The risks associated with the scale, complexity, and interconnectedness of the financial system are clearly not well enough understood. A paper by James Rickards expands a bit on what Professor Spence says above. An excerpt from the paper:

...there can be little doubt that the current period of globalization from 1989–2009, beginning with the fall of the SovietUnion and the end of the Cold War, represents the highest degree of interconnectedness of the global system of finance, capital, and banking the world has ever seen. Despite obvious advantages in terms of global capital mobility facilitating productivity and the utilization of labor on an unprecedented scale, there are hidden dangers and second-order costs embedded in the sheer scale and complexity of the system. These costs have begun to be realized in the financial crisis that began in late 2007 and have continued until this writing and will continue beyond. - James Rickards

I'd say it's more than fair to say the financial system needs to be reigned in somewhat. Changes are sorely needed to reduce systemic risk. Though in itself an insufficient solution, less leverage and more limits on the use of derivatives seems a good place to start. Derivatives in their current form are, of course, a huge source of hidden leverage and hard to measure risk.

One beneficial circuit breaker is a clearinghouse of some kind for over-the-counter derivatives.

Clearing houses add needed transparency (increasingly banks are clearing credit and interest rate derivatives through central counterparties). Also, the kind of intermediation that a clearing house provides by its nature can reduce systemic risk substantially. Those that object to a clearing house claim nonuniformity of contracts make this impossible. That excuse seems like, well, an excuse. Contracts can be modified to create uniformity.

Many other safeguards and limits are almost certainly needed to assure system stability and it's better to do so before we're in the next crisis. I'm guessing, in time, we'll learn, one way or another, much more has to be done to protect the system against the risk of instability and collapse.

I've yet to read it but, in his book Currency Wars, my understanding is that Jim Rickards provides a useful foundation for understanding complex systems and he suggests what we should do proactively to prevent the next financial crisis. The paper by Rickards is a good way to get some background on his thinking.

Ultimately, a system this large and complex when under stress (what Rickards describes in the paper as the supercritical state) cannot be expected to behave predictably in any meaningful way.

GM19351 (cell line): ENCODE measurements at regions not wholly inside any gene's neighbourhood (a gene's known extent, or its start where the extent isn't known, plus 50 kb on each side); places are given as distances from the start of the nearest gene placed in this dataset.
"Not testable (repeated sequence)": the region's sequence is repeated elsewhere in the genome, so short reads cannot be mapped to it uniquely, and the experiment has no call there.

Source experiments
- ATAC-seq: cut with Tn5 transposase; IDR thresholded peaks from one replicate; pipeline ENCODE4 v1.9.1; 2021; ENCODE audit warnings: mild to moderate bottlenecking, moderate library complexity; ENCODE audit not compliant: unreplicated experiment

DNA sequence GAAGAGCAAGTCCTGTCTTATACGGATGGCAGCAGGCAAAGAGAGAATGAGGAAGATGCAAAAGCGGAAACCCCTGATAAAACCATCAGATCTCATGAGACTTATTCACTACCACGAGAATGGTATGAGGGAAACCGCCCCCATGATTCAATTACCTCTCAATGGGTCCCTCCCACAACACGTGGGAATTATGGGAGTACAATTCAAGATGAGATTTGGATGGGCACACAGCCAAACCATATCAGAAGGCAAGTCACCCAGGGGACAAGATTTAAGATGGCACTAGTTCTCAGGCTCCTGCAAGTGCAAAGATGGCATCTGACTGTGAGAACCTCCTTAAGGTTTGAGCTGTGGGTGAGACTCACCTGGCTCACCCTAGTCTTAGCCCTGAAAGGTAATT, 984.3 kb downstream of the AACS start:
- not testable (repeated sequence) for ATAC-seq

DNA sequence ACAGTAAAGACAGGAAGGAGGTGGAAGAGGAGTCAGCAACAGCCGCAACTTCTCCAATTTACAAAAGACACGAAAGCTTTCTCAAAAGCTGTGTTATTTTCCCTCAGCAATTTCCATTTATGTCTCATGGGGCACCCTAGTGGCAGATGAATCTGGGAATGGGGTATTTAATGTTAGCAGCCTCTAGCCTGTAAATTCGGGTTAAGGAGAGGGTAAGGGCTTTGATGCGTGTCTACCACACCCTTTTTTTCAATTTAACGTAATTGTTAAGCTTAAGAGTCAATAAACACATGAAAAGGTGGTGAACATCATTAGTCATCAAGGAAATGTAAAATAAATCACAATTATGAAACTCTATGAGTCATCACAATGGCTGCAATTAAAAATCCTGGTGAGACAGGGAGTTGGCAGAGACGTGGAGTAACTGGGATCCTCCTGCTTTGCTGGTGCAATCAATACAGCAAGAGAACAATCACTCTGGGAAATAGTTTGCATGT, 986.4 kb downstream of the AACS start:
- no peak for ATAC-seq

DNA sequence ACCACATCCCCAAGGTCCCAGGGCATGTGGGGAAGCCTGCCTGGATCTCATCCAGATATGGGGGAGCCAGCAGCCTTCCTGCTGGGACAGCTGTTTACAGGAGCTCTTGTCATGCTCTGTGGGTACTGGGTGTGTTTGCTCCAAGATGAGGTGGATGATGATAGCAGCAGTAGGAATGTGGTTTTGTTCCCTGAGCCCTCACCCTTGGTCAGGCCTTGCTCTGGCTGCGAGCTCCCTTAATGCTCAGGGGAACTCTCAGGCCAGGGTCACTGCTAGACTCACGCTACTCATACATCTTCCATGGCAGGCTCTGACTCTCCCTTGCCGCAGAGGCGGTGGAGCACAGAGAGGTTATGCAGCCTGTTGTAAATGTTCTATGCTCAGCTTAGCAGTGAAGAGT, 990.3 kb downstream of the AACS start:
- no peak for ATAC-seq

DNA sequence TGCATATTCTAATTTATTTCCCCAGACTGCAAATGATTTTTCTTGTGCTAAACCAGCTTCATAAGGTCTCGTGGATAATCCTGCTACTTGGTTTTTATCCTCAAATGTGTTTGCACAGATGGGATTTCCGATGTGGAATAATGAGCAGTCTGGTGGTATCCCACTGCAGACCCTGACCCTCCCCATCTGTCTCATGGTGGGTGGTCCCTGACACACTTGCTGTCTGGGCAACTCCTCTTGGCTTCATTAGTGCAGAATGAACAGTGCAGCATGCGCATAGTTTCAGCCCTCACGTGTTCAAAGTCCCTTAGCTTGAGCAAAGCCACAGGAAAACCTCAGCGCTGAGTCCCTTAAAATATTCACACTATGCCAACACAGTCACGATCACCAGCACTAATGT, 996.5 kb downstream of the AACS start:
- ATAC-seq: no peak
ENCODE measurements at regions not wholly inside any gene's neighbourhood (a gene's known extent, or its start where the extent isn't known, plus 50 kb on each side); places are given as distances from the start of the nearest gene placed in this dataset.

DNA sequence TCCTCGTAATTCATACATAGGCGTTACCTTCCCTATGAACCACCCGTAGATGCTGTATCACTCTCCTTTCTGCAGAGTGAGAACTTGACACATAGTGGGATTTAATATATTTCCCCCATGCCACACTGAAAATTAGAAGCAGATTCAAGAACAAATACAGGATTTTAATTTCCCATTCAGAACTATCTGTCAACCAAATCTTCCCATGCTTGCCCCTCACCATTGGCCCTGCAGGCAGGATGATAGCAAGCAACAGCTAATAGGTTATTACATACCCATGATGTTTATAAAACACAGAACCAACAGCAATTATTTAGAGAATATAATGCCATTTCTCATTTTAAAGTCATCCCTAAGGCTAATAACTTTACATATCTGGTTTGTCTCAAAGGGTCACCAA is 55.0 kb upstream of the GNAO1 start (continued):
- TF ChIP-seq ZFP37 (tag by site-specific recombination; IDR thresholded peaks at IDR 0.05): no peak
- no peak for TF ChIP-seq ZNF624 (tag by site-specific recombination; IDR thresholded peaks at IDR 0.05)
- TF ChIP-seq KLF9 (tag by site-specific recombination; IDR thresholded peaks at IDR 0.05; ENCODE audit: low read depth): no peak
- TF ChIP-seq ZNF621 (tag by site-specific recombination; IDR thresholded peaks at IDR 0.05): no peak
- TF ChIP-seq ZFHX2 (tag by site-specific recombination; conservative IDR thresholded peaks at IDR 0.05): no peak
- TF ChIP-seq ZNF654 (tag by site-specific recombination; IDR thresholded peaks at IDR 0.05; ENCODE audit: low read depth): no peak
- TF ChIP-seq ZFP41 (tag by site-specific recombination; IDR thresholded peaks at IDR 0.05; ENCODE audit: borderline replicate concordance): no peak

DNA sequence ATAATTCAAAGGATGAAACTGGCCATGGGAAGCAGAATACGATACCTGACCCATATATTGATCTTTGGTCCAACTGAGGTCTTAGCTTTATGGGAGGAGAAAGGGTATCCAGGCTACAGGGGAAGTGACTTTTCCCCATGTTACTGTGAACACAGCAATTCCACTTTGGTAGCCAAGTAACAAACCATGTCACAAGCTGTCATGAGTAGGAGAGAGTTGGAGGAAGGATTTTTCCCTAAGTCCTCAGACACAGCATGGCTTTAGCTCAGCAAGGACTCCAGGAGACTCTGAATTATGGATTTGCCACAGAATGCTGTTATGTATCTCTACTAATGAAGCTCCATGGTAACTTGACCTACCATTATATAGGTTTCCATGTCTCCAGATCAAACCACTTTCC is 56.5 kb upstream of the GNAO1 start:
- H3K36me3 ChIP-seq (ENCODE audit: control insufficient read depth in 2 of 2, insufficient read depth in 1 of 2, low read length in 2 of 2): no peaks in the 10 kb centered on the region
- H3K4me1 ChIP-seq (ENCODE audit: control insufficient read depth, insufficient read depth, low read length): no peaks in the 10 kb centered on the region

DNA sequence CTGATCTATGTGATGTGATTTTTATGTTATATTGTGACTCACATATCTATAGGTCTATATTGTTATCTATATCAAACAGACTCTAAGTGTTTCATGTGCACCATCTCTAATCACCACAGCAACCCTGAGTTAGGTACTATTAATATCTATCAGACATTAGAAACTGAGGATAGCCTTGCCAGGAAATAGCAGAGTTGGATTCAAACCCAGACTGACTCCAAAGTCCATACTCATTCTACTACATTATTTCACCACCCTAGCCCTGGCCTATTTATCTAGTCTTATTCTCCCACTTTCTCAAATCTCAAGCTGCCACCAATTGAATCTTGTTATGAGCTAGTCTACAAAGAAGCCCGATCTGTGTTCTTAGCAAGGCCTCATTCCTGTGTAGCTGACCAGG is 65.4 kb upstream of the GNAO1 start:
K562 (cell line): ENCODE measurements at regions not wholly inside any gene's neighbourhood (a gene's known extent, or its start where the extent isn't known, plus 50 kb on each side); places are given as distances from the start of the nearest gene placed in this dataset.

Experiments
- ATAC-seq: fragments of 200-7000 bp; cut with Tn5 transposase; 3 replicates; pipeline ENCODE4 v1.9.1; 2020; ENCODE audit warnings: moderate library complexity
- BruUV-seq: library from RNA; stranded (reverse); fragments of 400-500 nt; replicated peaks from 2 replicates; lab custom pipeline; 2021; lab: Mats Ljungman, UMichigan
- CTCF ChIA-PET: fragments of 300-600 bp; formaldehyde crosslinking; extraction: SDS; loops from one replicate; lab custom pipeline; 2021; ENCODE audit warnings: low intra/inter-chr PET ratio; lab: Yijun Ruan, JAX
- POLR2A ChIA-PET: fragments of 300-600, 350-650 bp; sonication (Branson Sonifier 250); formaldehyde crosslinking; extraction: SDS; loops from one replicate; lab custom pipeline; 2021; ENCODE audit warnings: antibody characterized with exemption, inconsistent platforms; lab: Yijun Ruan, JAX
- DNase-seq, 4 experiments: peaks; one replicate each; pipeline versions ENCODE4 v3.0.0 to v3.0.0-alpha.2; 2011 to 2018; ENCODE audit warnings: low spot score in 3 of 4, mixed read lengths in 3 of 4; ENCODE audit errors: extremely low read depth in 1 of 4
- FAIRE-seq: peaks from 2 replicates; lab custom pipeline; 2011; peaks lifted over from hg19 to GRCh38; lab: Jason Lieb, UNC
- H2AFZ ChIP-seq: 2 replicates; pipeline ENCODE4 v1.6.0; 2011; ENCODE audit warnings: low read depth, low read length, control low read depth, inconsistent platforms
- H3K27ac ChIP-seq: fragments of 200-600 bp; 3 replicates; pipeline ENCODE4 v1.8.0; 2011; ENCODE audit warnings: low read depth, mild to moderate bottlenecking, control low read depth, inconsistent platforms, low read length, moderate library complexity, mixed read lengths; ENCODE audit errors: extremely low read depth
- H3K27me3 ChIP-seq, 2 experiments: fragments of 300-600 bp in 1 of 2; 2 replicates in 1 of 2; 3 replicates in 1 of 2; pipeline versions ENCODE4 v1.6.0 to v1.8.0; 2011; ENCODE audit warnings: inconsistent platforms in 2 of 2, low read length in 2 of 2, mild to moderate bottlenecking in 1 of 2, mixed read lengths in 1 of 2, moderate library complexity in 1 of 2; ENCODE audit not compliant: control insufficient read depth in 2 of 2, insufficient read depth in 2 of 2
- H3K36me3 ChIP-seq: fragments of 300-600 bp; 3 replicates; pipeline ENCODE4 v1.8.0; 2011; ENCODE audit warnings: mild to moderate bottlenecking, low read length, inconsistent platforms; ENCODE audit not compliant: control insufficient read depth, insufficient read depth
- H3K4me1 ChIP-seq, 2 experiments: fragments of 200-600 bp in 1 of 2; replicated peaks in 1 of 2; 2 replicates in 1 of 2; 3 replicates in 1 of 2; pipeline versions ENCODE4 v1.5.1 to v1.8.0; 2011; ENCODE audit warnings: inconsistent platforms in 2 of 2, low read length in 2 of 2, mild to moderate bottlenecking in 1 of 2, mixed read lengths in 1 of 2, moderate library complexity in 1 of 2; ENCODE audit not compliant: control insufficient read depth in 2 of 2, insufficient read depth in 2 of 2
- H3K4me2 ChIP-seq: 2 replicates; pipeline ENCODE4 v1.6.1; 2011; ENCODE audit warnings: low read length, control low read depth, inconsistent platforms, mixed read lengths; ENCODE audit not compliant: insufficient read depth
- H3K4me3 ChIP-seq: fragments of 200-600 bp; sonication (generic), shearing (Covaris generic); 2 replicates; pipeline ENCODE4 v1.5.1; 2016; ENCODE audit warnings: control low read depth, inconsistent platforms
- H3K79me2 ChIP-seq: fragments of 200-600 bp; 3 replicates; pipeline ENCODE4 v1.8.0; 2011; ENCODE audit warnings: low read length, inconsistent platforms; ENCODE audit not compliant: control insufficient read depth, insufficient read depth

Rickards makes that point very clear.

More limits and safeguards that protect the system (not the participants) seem inevitable. The question is whether we'll make sure this gets done proactively or not.

Rickards explains why complex systems by their nature behave unpredictably and are prone to collapse. He also seems to think that regulators and bankers are still not using the right tools or metrics to assure system stability.

In any case, the time to put up the firewalls is before there's another fire.

Adam

This site does not provide investing recommendations as that comes down to individual circumstances. Instead, it is for generalized informational, educational, and entertainment purposes. Visitors should always do their own research and consult, as needed, with a financial adviser that's familiar with the individual circumstances before making any investment decisions. Bottom line: The opinions found here should never be considered specific individualized investment advice and are never a recommendation to buy or sell anything.

Thursday, January 19, 2012

Bank Earnings: Traditional Banking Doing Just Fine, Investment Banking Is Not

Bank of America reported earnings this morning reinforcing a clear pattern that has emerged this earnings season among the bigger banks. Investment banking and capital markets results have been weak while more traditional banking* is much stronger.

That has meant the those with a more traditional banking mix, like U.S. Bancorp (USB) and Wells Fargo (WFC), are doing just fine while the likes of Citigroup (C), J.P. Morgan (JPM), and Bank of America (BAC) have been hurt by their sizable investment banking and capital markets operations.

Below are some excerpts from recent articles commenting on bank earnings results (each bank below has at least some traditional banking in its mix). It's clear that, while the traditional banking world still has its problems, the environment continues to improve in a meaningful way.

In contrast, Wall Street businesses continue to struggle.

BofAThe Big Surprise in Bank of America's Earnings